Still…you’d have to be even stupider than that to not remember the details of a $1300 charge on a credit-card-in-the-sky.

Forwarded this direly urgent notice to Paypal. Not that they can or will do anything about it.

But we can!

Pay effin’ attention, folks! Do not believe anything that comes in over the email. Even if you think it’s credible — today I also got one claiming I owed for some purchase I imaginatively made on Amazon, whose delivery services I use all the time — check, check, and double-check before you send money or information to any email that comes in over the transom. Look it up: did you really make that charge? Did you seriously not pay it? Really? Did you receive whatever they claim they’re sending to you? Do they really have your mother-in-law kidnapped in Guatemala?

Report these efforts whenever you can. Here’s the address for fake PayPal demands: https://www.paypal.com/uk/smarthelp/article/how-do-i-report-potential-fraud-to-paypal-faq2422

Google the business involved and “phishing,” “scam,” “email fraud,” and/or whatever other relevant term comes to mind. This should elicit a department where you can report attempts at fraud using the company’s identity.

A number of agencies investigate online fraud operations, plus just about anything that spills over state lines can be reported to the FBI. Here are a few places to report these fine schemes:

Cybersecurity and Infrastructure Security Agency
USA Gov: Report Scams and Frauds
Gmail: Avoid and Report Phishing E-mails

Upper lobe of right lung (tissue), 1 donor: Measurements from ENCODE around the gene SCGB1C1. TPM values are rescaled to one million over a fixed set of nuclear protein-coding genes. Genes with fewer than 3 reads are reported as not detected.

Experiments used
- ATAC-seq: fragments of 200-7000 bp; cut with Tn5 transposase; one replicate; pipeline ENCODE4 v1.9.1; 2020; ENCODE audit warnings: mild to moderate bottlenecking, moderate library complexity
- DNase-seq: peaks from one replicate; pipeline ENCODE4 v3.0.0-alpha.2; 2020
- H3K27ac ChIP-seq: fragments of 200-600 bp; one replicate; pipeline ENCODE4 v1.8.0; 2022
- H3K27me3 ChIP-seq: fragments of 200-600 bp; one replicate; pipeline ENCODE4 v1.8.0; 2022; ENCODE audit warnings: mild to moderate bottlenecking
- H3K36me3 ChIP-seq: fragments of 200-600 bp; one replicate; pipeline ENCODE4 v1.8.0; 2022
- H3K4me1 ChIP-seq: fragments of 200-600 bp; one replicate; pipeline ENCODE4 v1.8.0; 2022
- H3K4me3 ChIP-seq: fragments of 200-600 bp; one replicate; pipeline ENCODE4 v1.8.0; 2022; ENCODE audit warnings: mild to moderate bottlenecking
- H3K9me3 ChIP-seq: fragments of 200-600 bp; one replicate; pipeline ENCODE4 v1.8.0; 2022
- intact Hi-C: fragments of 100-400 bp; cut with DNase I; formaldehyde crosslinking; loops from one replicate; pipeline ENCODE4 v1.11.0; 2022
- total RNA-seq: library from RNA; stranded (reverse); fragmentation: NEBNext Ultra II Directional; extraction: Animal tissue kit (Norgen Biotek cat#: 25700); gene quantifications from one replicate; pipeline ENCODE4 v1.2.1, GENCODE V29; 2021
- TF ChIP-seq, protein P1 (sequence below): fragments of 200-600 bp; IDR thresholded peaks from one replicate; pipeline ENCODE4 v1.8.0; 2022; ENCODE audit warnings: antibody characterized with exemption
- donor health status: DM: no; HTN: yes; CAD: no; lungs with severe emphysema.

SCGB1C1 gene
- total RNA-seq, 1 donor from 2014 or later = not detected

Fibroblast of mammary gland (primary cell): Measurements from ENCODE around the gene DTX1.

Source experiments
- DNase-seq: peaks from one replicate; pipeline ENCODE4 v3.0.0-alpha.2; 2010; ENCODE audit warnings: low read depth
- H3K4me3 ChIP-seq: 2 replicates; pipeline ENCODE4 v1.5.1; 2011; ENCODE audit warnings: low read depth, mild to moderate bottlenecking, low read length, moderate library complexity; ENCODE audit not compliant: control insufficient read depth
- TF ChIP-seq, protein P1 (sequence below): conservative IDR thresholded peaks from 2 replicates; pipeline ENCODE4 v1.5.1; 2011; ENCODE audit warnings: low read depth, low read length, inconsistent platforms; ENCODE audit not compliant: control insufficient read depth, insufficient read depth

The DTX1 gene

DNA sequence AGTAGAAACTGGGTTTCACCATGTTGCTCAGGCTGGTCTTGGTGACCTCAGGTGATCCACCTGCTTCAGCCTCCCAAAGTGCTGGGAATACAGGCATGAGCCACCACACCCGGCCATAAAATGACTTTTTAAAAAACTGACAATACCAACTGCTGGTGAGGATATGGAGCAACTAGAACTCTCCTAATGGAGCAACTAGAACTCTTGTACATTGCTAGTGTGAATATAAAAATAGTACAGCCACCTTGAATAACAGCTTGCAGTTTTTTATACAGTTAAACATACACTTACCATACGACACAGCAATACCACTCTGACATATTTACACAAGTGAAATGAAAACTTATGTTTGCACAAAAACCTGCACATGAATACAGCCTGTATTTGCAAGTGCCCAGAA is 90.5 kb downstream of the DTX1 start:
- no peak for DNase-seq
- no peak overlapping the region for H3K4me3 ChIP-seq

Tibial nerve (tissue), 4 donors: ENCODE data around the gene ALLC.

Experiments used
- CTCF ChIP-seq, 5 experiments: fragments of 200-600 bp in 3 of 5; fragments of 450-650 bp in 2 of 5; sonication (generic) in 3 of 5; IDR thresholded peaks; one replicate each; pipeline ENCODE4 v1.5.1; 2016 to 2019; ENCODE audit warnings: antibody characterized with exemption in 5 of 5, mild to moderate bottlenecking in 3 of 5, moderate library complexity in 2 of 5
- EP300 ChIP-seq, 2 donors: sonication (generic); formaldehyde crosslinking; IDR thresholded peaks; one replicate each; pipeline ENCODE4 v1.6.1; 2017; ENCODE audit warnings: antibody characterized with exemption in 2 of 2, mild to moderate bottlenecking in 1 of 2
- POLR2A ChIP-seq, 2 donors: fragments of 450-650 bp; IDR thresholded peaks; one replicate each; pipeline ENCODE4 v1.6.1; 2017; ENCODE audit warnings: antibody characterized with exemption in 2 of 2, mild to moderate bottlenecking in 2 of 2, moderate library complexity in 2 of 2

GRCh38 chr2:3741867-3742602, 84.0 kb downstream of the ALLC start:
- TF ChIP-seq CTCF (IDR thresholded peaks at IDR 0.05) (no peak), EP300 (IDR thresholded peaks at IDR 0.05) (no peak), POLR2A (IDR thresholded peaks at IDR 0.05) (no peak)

U.S. Internal Revenue Service
U.S. Federal Bureau of Investigation: Spoofing and Phishing
FBI: On the Internet

There are many others. Google where to report phishing emails to access the bonanza and possibly to find sites especially relevant for whatever scam has come your way.

Know that there are widely available mailing and telephone lists organized by age. I first was made aware of this when I magically became eligible to join AARP. Suddenly I found myself not only the target of endless pitches from that august institution, but for hustle after hustle after hustle from scammers who clearly hoped I had arrived at the threshold of old age absent some of my marbles.

In about three weeks, I will reach the 3/4 of a century mark. Clearly, this also is another milestone for hustlers, peddlers, and effin’ crooks: they all think if you’re pushing 75, you must be shuffling off to Senility Acres.

Keep your wits about you as you approach your allegedly Golden Years. The gold these clowns see is in your pocket and your bank account.

 

Scam-a-Rama!

Welp, the scammers are frolicking about in force. Must be the spring weather that calls them out from under the fridge…

The past three or four weeks, my email inbox has been hit with scam after scam — four of them in just the past ten days or so.

The Scam of the Day tells me my McAfee antivirus subscription has expired and I must hurry right up and send money now.

😀

McAfee? McAfee? We don’t got no steenking McAfee!

All of my fancy electronic doodads are Apple products. Apple provides a very fine antivirus program called MalwareBytes. It’s free, and Apple updates it whenever Apple feels like updating…without you having to mess with it.

LOL! Yes, when I used PCs, I did use McAfee. Because my employer, the Great Desert University used McAfee, and I did whatever the IT dudes advised. But no, I do not now and never have had it installed on the Macinoid devices.

But…

But…thought I…maybe it comes with the iPhone, that fine device that I have yet to learn how to use. Hm…..

Like a MacBook, the iPhone displays a list of applications. No sign of McAfee in there. But just in case…

Just in case, this morning I cruised in to the T-Mobile store, the better to pester my handsome young friends in there.